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BRCK innovative learning pilot​

Provision of free Wi-Fi hotspots to facilitate access to risk communication on Covid-19, business training, and gender-based violence key messages, and enabling communities to earn free points to spend/access internet for free.

Posted on 03 Nov 2022

The pilot in brief

Covid-19 regulations saw Eastleigh (a community hosting a large number of refugees in Nairobi) being locked down just like other parts of Kenya. Travel and sanitary restrictions reduced refugee access to services such as education and support provided by aid providers.

The implementation of prevention measures were further challenged due to limited access to running water, basic sanitation, and hygiene. There were also rumours and misinformation causing significant pandemic-related fears, which threatened to undermine response efforts and also presented the risk of a public health problem growing into a peace and security problem in unstable areas.

Incentivizing people to earn internet points by learning more about Covid-19 (in times of lockdown and misinformation on the pandemic) and adoption of appropriate practices was done through behavior change communication videos curated with content from the Ministry of Health and the World Health Organization (WHO). The pilot also provided access to business training materials for business owners and entrepreneurs, and access to educational material for children unable to attend school due to Covid-19.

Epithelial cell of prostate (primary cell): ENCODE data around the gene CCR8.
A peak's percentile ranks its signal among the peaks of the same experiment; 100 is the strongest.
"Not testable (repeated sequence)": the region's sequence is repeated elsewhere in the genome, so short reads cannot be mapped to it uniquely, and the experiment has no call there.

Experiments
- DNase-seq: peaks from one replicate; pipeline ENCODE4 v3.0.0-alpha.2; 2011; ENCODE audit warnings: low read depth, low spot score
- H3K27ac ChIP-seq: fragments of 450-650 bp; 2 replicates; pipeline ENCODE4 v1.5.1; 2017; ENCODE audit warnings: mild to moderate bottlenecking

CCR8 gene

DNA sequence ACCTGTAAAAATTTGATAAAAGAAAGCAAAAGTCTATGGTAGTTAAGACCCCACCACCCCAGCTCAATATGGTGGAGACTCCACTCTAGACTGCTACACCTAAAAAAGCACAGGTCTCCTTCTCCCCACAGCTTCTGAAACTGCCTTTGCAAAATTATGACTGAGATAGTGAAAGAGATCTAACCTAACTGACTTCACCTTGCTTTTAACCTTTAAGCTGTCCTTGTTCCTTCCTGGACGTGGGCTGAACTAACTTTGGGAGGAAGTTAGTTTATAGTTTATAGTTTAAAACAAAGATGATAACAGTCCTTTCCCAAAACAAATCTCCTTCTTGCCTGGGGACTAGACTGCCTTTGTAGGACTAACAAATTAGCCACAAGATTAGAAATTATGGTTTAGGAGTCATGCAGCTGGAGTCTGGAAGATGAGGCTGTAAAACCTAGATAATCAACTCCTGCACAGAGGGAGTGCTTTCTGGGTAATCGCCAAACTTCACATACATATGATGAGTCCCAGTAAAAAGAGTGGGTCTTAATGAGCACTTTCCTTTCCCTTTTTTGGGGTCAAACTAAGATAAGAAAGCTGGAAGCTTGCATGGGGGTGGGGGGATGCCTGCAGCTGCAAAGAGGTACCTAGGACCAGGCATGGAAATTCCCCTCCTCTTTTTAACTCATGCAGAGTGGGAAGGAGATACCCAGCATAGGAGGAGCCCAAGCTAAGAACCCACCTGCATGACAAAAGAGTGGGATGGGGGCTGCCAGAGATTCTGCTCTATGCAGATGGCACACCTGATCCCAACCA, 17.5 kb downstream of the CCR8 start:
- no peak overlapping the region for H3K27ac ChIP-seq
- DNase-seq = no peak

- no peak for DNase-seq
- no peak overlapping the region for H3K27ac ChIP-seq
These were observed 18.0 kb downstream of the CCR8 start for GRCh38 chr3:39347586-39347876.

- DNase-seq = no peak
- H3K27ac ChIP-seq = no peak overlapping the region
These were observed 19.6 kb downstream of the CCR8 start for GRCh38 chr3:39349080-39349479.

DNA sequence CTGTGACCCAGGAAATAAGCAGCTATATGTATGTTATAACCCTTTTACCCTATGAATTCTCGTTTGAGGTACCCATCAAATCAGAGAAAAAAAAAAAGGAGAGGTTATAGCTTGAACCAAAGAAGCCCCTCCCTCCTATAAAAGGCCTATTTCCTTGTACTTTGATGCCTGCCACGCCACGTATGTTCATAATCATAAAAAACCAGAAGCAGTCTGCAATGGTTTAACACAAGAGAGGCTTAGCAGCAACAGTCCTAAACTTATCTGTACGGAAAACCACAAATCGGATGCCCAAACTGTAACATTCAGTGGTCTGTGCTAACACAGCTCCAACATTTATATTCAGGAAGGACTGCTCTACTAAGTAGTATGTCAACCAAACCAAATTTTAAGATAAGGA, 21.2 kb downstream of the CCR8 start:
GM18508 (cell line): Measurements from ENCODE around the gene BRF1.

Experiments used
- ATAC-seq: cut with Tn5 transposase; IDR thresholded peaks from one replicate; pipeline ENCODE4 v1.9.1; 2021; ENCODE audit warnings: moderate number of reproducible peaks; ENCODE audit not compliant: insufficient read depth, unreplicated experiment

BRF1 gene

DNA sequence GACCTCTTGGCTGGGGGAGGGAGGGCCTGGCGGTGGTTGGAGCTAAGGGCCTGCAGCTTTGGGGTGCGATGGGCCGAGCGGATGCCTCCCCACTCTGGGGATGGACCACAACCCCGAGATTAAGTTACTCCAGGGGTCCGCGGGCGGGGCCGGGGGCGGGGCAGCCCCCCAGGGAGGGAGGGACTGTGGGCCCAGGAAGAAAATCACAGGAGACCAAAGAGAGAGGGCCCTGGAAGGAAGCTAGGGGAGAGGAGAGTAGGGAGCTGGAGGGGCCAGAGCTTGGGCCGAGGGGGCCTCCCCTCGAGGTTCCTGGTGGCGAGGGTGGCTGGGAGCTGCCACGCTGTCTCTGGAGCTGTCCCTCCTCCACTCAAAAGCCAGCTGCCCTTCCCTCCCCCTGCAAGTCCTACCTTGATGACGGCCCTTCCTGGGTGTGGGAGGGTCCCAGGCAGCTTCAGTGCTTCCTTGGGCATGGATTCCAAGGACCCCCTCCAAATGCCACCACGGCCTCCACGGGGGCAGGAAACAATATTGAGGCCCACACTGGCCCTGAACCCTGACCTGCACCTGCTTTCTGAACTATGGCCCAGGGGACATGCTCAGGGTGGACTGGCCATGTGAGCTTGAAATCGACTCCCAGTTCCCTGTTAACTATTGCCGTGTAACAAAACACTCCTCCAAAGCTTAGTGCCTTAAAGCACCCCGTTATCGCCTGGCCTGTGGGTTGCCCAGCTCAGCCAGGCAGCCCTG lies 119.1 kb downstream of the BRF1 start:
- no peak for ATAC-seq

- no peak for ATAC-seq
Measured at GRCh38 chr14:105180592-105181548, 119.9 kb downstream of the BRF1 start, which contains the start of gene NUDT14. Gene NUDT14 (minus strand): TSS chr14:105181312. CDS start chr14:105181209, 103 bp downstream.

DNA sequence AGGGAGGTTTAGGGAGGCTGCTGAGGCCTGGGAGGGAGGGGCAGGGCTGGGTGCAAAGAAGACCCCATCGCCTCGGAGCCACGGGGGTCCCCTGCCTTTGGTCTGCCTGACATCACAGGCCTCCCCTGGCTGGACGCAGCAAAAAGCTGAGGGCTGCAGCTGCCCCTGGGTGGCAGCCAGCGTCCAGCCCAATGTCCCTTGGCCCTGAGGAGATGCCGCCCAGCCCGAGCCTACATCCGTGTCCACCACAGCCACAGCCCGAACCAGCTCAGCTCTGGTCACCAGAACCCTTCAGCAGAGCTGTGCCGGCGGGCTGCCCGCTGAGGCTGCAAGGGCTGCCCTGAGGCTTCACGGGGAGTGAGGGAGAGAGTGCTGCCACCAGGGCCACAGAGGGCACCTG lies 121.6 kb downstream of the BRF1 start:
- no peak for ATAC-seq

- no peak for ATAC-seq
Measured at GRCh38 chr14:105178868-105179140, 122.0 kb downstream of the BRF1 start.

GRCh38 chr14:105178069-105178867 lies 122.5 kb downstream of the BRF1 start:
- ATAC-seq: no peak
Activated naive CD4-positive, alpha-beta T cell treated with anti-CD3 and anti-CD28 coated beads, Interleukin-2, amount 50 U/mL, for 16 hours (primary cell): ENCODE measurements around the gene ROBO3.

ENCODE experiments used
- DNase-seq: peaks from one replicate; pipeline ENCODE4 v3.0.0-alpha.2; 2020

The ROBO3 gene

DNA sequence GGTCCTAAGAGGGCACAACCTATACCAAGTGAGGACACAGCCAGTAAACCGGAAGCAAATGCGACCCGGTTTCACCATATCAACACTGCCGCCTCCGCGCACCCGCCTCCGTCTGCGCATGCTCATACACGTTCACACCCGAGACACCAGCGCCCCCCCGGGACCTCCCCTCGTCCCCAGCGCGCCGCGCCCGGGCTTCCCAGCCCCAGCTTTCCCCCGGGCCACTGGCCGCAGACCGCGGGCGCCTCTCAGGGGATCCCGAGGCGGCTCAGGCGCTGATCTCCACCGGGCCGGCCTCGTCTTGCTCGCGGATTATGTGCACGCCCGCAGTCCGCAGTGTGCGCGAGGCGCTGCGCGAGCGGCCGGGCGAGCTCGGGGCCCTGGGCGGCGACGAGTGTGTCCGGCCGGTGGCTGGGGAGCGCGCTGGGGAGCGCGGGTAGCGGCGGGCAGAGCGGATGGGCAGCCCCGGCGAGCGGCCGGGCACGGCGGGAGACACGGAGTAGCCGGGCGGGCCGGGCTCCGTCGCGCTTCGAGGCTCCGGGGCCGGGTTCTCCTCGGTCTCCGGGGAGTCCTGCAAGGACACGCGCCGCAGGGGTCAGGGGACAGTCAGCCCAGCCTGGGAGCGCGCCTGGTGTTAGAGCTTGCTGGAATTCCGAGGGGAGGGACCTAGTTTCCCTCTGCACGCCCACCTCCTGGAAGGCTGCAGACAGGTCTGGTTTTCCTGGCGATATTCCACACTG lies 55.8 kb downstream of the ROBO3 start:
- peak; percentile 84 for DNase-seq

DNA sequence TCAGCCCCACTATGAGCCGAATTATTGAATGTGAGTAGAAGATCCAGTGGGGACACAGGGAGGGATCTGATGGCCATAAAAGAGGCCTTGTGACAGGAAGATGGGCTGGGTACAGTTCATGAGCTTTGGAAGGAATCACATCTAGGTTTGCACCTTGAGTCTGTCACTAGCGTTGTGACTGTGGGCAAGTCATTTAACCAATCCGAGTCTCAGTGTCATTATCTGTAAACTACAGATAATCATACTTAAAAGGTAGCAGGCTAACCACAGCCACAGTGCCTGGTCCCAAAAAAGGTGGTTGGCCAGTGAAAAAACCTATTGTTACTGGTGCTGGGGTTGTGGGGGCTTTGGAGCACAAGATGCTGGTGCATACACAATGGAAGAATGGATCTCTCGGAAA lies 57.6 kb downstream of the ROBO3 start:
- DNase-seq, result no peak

The funds enabled DRC Urban program to reach 6,000 views on material/or content provided on the platform in a time where access and movement were restricted due to Covid-19 regulations such as curfews. This can reasonably be assumed to have contributed to the reduction of Covid-19 spread in the locality of the hotspots.

Watch the video on BRCK-DRC pilot project

The pilot project presents an opportunity to critically rethink on the initial intent and adjust steps (where appropriate) e.g. having M&E framework, influencing agenda to shape the sector. This should be clear from the start for the purposes of improving innovation in program design for displacement-affected populations.

/  BRCK learning brief Nov. 2021

Project impact

The project ended on 31.05.2021. Two surveys were conducted in April 2021 to gauge the project impact. In one of the surveys, it highlighted 38.71% of users (out of 124 respondents) as very satisfied with the Wi-Fi/hotspot; 25% finding it easy to navigate; and 44% likely to recommend to others (based on content learned).

Over 2,200 unique users connected to DRC Masomo from December 2020. Beneficiaries were able to access content and valuable information provided by DRC relating to Covid-19 awareness, protection, gender based violence, livelihoods and business.

The pilot reached 6,000 views on material/or content provided in the platform in a time where access and movement was restricted due to Covid-19 regulations (i.e. curfews) and can reasonably be assumed to have contributed to the reduction of Covid-19 spread in the locality of the hotspots.